Stevens is the most generous poet ever when his poems are read again and again and again.  It is a terrible mistake, maybe it’s impossible, to read his poems once and move on.  Some people think a poem is a good one only if, after reading it ten to twenty times, it still delivers a new perspective, connection, or coordinated image.  While I’m not committed to that kind of valuation—a morbidity of time spent in education has made me a skeptic of all hierarchies and the Aristotelian in general—Stevens is in my mind the most important poet of focus and concentration, the poet whose poems I most want to read over and over, in order to learn poise and balance, mind and color, light and music.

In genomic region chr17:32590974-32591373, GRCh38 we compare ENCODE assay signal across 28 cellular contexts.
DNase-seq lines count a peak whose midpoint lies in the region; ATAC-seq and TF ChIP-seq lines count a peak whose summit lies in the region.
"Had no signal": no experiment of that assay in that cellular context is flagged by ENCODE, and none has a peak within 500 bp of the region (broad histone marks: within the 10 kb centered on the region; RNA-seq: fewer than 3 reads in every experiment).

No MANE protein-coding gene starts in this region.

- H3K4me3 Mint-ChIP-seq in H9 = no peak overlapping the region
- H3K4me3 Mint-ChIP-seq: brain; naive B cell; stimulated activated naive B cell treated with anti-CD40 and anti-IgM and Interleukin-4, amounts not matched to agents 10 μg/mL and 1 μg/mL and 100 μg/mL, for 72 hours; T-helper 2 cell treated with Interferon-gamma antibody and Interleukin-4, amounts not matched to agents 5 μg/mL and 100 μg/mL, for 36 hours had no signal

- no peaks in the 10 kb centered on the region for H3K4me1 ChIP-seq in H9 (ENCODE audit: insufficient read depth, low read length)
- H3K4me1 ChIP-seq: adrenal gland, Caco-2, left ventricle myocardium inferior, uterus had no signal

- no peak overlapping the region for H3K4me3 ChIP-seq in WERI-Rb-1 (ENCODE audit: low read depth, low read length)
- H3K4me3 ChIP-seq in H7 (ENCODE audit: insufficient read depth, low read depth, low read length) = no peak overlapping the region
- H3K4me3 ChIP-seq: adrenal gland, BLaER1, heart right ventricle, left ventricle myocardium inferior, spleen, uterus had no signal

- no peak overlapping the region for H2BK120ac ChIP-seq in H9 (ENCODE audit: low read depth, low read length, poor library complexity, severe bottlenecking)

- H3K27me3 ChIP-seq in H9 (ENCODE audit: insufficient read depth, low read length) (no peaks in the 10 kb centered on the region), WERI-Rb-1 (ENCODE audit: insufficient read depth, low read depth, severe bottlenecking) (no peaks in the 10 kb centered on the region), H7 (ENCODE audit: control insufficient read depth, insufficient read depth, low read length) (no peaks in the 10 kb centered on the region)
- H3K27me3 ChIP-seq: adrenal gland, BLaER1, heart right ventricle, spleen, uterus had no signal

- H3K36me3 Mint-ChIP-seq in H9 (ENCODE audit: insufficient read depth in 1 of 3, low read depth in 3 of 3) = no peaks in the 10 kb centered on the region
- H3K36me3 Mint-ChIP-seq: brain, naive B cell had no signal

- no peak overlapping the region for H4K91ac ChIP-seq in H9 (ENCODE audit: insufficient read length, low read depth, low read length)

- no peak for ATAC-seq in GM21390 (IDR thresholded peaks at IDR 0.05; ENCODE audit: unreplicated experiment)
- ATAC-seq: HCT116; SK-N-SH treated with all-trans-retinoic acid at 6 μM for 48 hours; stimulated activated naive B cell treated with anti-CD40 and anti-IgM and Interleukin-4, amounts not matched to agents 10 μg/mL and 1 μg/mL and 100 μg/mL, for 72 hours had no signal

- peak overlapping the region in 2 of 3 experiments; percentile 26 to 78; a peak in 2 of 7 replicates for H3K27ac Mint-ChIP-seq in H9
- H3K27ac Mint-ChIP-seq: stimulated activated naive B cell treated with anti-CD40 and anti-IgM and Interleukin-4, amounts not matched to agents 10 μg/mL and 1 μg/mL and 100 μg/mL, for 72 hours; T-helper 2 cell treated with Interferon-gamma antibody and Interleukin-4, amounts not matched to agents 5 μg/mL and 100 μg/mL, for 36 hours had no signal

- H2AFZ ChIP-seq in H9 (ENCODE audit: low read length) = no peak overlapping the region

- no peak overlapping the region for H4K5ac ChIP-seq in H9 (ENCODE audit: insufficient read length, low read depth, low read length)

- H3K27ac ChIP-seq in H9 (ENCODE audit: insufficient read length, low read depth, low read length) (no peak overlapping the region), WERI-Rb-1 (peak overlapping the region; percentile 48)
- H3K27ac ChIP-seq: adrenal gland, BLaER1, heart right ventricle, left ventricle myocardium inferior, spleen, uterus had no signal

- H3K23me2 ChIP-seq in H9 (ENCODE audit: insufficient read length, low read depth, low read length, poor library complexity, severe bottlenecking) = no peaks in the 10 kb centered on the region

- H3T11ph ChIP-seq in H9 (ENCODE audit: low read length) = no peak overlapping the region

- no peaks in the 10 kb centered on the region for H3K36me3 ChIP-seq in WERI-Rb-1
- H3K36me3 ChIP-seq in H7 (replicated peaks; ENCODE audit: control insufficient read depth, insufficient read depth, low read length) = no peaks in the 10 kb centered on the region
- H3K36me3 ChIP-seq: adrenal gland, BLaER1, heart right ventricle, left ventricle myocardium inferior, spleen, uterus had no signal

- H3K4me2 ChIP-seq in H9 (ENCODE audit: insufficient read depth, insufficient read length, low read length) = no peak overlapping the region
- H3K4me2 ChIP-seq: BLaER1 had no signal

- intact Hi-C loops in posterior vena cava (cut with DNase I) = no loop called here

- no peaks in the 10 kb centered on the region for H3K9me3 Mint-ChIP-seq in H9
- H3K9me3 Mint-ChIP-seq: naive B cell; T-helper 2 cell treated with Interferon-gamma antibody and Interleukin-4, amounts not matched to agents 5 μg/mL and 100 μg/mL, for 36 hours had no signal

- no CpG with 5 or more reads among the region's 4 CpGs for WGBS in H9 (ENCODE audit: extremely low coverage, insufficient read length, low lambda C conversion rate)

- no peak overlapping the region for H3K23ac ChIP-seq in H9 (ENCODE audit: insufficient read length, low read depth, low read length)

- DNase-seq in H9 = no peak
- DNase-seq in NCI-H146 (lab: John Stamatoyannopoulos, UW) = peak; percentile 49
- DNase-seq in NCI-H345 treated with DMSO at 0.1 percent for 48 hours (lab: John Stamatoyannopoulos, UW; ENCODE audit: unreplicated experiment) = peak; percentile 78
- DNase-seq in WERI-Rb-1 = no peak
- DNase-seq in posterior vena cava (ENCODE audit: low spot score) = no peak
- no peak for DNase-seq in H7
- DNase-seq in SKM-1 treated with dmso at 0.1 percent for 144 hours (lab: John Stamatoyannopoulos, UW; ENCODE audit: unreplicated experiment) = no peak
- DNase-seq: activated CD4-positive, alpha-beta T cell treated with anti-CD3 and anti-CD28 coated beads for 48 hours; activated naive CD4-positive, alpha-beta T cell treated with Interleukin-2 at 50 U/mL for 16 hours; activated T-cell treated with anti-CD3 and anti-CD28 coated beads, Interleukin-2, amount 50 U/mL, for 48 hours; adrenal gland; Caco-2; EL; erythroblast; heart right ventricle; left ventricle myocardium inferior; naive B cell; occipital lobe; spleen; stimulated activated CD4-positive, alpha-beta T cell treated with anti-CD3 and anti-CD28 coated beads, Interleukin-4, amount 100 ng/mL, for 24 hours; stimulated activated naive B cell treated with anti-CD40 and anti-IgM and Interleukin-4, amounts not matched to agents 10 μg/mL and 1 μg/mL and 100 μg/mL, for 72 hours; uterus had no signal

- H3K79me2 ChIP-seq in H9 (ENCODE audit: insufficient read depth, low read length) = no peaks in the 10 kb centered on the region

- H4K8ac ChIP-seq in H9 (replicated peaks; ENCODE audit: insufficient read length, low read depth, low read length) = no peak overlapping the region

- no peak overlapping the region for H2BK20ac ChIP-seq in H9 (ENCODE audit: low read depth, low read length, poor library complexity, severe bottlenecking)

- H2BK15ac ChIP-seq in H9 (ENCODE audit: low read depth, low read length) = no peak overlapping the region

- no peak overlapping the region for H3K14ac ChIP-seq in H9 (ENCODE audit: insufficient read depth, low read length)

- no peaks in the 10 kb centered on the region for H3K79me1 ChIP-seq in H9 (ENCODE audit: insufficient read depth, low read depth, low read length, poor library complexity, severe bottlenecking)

Stevens will be understood, or at least I imagine that he will be understood, as among the four or five key philosophers of the American twentieth century.  If there was an enormous interest in the aesthetics of thinking in American universities during my life, the era of French critique and ecriture, then Wallace Stevens is responsible for developing an interest in language-as-such as the body of that focus, of what is called writing before the letter.

Stevens makes austerity palatable—for every cold, snowy, arrogant and airless space he evokes around us, there is a green fuse, a swift dash of tropical color, a disorder, an assured music, a syntax of joy, a constancy.  But there are books, scholars and entire careers dedicated to explaining for you exactly why that is.  I can only tell you that Stevens’s poetry is worth every word of it.